I'm not sure how the control surfaces are arranged on the G--229, but "spoilers" are typically arranged on the upper surface of a wing, and are used for roll control, not yaw. In fact, one of their benefits is that they DON'T produce the adverse yaw associated with conventional ailerons (they're also more useful at high speeds.)
What Gibbage is talking about (and what is used on the B-2 for yaw control) are called "drag rudders", though "air brakes" also describe them correctly. In this case, the ailerons are split, and the two surfaces can either work in the same direction as ailerons (both going up or down), in opposition as speed brakes (when the brakes on the left and the right wings open together), or as drag rudders (when one wings brake opens more than the other.) The A-10 has this arrangement for its speed brakes, but can't use them differentially as a yaw control (not a big problem for the A-10 since it has conventional rudders.)
As far as materials go, magnesium works fine for airframes (though it's expensive.) Aluminium burns really well, too (this is what solid rocket fuel is made of), but in either case, you'd have to get it hot enough (easy to do with thin strips, harder with skins or wing spars) that the heat would be a problem long before you'd have to worry about the airframe burning. Making ships out of the stuff is another story, since you have to take damage control into account. Part of the problem with the HMS Sheffield was that the Exocet motor set the aluminium superstructure on fire (the warhead never exploded, IIRC.) That heat would have caused structural failure in an aircraft (and the crew would have bailed long before the metal started burning) but the Sheffield (and most ships) are designed with more reserve strengh than a plane, and survived the impact. The crew couldn't put out the aluminium fire though, and had to abandon ship. Several British warships had this problem in the Falklands, so I hope I'm not mixing up the Sheffield's fate with another of those ships.
Flying wings are stable as long as the CG is ahead of the aerodynamic center by a sufficient margin. With moderate sweepback and a forward CG this isn't a problem. If by "high speed" you mean transonic, yeah you'd have a problem there. The center of lift starts moving from the 1/4 chord to the 1/2 chord. In conventional aircraft this makes them more stable, but increases trim drag as the tail has to push down harder to counter the aft shifting center of lift. In a tailless aircraft, there might not be enough pitch authority to keep the nose up. Yaw control would also get pretty sporty transsonic, too.

Blotto

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XyZspineZyX
07-26-2003, 06:13 PM
Blotto, are you an aerospace engineer or something?

Very interesting data you gave us there.

XyZspineZyX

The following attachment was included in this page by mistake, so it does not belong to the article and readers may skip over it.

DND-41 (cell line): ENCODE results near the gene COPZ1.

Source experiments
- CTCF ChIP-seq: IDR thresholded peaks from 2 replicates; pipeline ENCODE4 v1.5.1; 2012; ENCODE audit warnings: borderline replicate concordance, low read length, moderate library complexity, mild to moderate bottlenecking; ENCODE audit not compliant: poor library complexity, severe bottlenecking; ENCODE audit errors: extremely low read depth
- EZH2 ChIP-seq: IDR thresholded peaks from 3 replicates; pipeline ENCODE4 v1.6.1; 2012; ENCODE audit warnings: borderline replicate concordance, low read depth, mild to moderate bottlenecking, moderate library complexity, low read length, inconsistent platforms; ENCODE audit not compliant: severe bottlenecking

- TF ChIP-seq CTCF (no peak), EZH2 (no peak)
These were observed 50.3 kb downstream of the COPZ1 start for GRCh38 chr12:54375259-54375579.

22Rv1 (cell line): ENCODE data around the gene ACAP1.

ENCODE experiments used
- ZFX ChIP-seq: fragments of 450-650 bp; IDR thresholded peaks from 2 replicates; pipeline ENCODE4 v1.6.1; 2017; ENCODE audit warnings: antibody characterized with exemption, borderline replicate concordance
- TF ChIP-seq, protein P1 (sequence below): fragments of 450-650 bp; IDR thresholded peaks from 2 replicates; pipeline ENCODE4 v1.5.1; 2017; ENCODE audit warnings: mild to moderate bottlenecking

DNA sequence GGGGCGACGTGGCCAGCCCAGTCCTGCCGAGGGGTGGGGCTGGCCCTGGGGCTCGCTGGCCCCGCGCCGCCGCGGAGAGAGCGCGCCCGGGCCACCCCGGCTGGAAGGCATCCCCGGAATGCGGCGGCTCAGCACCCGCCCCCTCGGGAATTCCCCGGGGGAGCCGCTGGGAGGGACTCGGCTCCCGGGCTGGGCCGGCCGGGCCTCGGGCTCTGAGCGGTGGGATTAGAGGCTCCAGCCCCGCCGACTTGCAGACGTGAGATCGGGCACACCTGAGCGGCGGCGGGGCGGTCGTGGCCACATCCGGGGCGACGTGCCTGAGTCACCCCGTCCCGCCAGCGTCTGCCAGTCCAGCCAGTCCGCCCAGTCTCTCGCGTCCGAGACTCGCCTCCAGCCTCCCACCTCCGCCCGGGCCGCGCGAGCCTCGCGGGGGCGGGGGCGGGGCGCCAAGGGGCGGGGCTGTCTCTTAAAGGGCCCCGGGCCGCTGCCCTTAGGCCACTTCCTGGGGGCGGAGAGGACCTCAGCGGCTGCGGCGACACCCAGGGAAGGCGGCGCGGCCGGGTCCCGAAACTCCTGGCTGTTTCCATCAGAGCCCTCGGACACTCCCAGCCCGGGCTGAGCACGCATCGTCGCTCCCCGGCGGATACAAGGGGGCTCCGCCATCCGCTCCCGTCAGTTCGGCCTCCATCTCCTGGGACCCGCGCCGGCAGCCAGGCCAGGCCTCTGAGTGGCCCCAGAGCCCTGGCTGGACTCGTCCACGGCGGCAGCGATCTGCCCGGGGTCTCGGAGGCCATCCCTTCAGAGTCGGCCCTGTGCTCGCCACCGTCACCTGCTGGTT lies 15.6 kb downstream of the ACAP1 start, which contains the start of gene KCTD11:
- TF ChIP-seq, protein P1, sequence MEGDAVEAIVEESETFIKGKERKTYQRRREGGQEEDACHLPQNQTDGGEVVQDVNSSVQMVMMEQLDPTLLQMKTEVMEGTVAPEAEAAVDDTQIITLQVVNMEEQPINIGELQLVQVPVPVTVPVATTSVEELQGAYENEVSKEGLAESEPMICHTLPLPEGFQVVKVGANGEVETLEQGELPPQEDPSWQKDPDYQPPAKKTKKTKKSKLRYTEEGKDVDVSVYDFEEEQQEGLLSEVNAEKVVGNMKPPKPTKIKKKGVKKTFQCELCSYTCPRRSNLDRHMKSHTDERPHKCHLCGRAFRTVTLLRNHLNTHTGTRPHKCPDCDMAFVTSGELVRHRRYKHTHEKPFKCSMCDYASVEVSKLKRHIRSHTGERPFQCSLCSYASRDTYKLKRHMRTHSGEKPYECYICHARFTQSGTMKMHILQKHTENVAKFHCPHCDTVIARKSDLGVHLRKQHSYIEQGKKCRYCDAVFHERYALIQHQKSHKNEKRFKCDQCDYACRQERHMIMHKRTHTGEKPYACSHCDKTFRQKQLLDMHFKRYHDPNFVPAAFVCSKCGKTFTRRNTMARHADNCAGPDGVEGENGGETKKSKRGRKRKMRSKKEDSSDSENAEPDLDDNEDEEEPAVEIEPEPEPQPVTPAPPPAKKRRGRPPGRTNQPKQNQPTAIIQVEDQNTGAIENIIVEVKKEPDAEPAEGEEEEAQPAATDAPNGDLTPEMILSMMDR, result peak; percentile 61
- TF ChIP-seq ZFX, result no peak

07-26-2003, 06:27 PM
PriK wrote:
- -
- Any more interesting info on the GO? I don't know
- much about it.


Some links:

http://web.ukonline.co.uk/gaz/go229.htm

http://www.hotel.wineasy.se/ipms/stuff_eng_detail_hoix.htm

http://www.tgplanes.com/planfile.asp?idplane=48

XyZspineZyX
07-26-2003, 06:30 PM
here is an interesting link about the Northrop flying wings;

http://www.yourzagi.com/history.htm

XyZspineZyX
07-26-2003, 06:58 PM
Hey Gib, i was just wondering if the cannons it has are good, and if it'll have enough ammo to shoot things and take them out...opposite of the B-1, which has enough ammo to let the bombers know you're there

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XyZspineZyX
07-26-2003, 07:28 PM
M.Beebe wrote:
-
- I thought tail-less jets were unflyable without
- constant computer trim?

Not sure, but, on that note you might be interested in the Northrop N9M-B Flying Wing

http://www.planesoffame.org/Special%20Features.htm#Northrop%20N9M-B%20Flying%20Wing

It's says this one was build in 1944, but when I went out to Chino when they were restoring it years ago the sign said it was... or at least on of them was build in 1937. Thus the horton and northrop boys where hard at work.



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XyZspineZyX
07-26-2003, 11:35 PM
Blottogg rocket fuel uses powered aluminum, just to keep the record straight.

It was the powered aluminum used in the 'paint' of the Hindenburg that caused the rapid fire advance from the tail.

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XyZspineZyX
07-27-2003, 12:12 AM
Do a little research on the X-4. Rather interesting aerodynamic findings done in 1949 when they tried to get a flying wing design to go super-sonic. Once it hit trans-sonic it became HIGHLY unstable. Its becuase of the efficiancy of the flying wing design. It produces to much lift at high speed so it begins to porpus up and down wildly. They said the Me-163 had the same problem at high speeds.

Gib